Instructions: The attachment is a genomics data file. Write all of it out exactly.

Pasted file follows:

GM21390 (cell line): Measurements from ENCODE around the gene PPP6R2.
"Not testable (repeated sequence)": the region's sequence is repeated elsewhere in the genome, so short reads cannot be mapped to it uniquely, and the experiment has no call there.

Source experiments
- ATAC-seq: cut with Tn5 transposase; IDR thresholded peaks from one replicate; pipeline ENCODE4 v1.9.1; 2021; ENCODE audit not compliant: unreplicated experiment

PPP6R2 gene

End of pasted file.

GM21390 (cell line): Measurements from ENCODE around the gene PPP6R2.
"Not testable (repeated sequence)": the region's sequence is repeated elsewhere in the genome, so short reads cannot be mapped to it uniquely, and the experiment has no call there.

Source experiments
- ATAC-seq: cut with Tn5 transposase; IDR thresholded peaks from one replicate; pipeline ENCODE4 v1.9.1; 2021; ENCODE audit not compliant: unreplicated experiment

PPP6R2 gene